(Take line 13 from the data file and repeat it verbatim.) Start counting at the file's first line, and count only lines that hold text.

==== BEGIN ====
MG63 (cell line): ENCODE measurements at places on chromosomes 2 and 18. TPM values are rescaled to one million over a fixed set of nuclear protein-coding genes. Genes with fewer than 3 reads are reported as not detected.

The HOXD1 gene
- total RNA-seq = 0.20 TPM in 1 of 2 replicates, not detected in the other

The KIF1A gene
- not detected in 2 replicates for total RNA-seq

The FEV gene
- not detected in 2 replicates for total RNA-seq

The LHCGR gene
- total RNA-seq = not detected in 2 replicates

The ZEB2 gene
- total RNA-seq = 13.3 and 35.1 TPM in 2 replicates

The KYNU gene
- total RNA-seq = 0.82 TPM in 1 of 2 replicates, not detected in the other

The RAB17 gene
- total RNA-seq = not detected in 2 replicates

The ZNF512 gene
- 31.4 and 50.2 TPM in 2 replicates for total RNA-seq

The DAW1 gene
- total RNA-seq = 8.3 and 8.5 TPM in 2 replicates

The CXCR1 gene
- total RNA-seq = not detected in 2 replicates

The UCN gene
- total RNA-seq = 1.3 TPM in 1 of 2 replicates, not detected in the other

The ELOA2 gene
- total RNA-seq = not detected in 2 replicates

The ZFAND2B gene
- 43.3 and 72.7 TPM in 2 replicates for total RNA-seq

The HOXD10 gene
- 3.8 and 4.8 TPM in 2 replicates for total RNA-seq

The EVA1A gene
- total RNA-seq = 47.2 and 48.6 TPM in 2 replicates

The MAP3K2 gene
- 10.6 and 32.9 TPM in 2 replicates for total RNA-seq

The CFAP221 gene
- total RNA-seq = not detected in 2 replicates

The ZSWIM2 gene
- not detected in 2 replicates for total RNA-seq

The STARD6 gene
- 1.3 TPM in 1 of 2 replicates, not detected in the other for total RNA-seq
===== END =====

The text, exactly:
- total RNA-seq = 0.82 TPM in 1 of 2 replicates, not detected in the other